‘Jurassic World: Fallen Kingdom’ Film Review

Jurassic World was the sequel in a franchise that began with one of the most beloved films of all time. That movie was underwhelming as the it failed to craft an engaging narrative. Featuring poorly written characters, Colin Trevorrow’s dino-epic brought nothing new to the franchise and was ultimately fueled by nostalgia. The sequel to that film, Jurassic World: Fallen Kingdom, has the same problems as its predecessor, made even more painful by all the potential it squanders.

Fallen Kingdom brings audiences back to Isla Nublar as the island is facing a violent volcanic eruption that threatens the existence of the world’s dinosaur population. The largely uninteresting and forgettable characters from Jurassic World must return to he islands to prevent another extinction level event for these prehistoric reptiles. Also, someone is developing another super-dinosaur because that seems to be this franchise’s new gimmick.


As mentioned earlier, the characters who return from the previous film were poorly written then and they are just as poorly written in Fallen Kingdom. They have no interesting defining traits, no character arc and are so dull that it can be difficult to remember their names. Owen, Claire and… the others, were largely incidental to the story.  The movie is about killer dinosaurs and the human characters are there so the film isn’t just CGI creations.  The best character by far is Ian Malcom, who was essentially given a glorified cameo.  Seeing Goldblum return to the Jurassic Park Universe was the best part of this mess of a film.  I would love to write about the other performances, but they are unremarkable.  Despite having some talented actors, the script offers them little to no moments where they can shine.

The film is largely a rehash of its predecessor in the second and third acts, with the over-all structure of the narrative being very similar to The Lost World: Jurassic Park.  Some new and interesting ideas are presented that would have made a great new focus for the franchise, pushing the narrative of Jurassic Park to new heights – if handled correctly.  The issue with these new concepts is that Fallen Kingdom only touches on these elements briefly and instead focuses on a generic plot that feels like a mishmash of earlier movies.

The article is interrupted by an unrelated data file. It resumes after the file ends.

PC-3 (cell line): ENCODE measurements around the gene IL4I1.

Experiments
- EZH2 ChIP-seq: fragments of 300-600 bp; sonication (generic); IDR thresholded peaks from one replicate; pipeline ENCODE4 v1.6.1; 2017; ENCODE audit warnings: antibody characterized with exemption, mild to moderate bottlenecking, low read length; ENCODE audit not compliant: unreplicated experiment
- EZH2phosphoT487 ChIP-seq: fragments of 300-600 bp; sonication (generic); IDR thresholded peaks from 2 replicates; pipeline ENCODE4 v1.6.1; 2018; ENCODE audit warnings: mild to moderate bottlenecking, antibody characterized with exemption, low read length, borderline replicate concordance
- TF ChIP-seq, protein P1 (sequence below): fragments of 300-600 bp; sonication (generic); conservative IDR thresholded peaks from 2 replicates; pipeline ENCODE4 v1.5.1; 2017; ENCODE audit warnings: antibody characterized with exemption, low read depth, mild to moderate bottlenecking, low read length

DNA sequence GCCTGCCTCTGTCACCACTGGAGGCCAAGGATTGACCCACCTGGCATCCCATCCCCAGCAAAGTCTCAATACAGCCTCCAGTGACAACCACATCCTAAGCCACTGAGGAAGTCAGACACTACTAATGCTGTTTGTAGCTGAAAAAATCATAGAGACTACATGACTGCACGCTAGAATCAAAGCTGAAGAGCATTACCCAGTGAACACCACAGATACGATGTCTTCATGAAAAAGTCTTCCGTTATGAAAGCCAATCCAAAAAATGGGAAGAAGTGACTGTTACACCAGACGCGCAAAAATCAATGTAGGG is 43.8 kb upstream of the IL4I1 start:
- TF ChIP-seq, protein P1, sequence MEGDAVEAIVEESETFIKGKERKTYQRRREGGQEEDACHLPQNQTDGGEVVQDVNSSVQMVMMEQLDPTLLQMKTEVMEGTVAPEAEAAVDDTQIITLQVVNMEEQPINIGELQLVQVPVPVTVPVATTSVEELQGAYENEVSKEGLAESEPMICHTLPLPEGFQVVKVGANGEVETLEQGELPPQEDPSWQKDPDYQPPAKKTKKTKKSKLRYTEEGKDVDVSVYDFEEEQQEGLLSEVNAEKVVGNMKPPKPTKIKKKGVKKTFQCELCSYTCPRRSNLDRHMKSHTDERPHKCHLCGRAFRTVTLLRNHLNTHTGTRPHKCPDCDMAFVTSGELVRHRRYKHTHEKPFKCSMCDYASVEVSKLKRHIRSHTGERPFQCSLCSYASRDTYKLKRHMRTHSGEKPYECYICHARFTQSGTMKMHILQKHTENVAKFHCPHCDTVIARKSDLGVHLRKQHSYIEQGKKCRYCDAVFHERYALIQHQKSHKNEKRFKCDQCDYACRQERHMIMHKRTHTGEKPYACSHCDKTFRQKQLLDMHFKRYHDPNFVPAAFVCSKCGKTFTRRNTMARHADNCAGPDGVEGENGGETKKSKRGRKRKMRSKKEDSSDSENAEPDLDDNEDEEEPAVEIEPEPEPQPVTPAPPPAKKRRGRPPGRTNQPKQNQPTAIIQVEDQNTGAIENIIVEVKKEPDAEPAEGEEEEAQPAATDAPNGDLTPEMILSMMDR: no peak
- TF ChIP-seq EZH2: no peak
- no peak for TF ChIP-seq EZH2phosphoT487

Another way in which the film retreads the past is the choice in antagonist, as the horrific genetic nightmare from Jurassic World returns in a more compact form.  Seriously, it is the exact same creature as the Indominus Rex because Fallen Kingdom refuses to add any new features to its main attraction.  The Indoraptor is terrifying and visually interesting, but the given role in the narrative never allows it to become as intimidating as its larger sibling.

Beyond taking the plot structure from another Jurassic Park film, this movie’s biggest sin was nostalgia as there are far too many call-backs to the 1993 classic.  They are cute at first, but after the first hour Fallen Kingdom makes it apparent that all they have interest in doing is exploring previously seen moments and old story ideas.  The other problem with Fallen Kingdom’s use of nostalgia is it tries to recreate the wonder that Spielberg’s classic blockbuster instilled in audiences, but this is difficult to do when Universal’s produced four other movies.  Dinosaurs are cool, but once you have made four films about the subject, there has to be something new which can solicit that feeling of awe.


The film starts with a nice, brisk pace and has an even quicker climax, but the middle section of Fallen Kingdom drags.  Act 2 comes off as very dull with little occurring in that time to gauge any interest.  This is because the second act of the story largely relies on its characters, who are too poorly written to carry that middle portion of the film.  Unless a dinosaur is killing – or trying to kill – something on screen, Fallen Kingdom is a dud.

Where this film does succeed is the visuals because Fallen Kingdom looks good.  The dinosaurs are well rendered and the story cleverly uses different dinosaur’s specific attributes for its story.  However, until these magnificent creatures can talk, this element of Fallen Kingdom can only go so far.  Bayona’s direction is solid, Michael Giacchino’s score is riveting and the cinematography is quite good, but it cannot cover up an uninventive plot and simplistic characters.

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The one promising thing about this film is the potential sequel it sets up, but after two unpleasant offerings is there any real chance this franchise will finally produce a good sequel?  Jurassic Park has proved four times now that you can’t make a good sequel to that original masterpiece.  Perhaps it is time for Universal to stop trying.

In summary this film offers cool explosions and some great CGI dinosaurs, but it is lacking in plot, depth or any real significance.  A good movie to watch if you are bored and have nothing else to do that day.

Rating – 5.5/10

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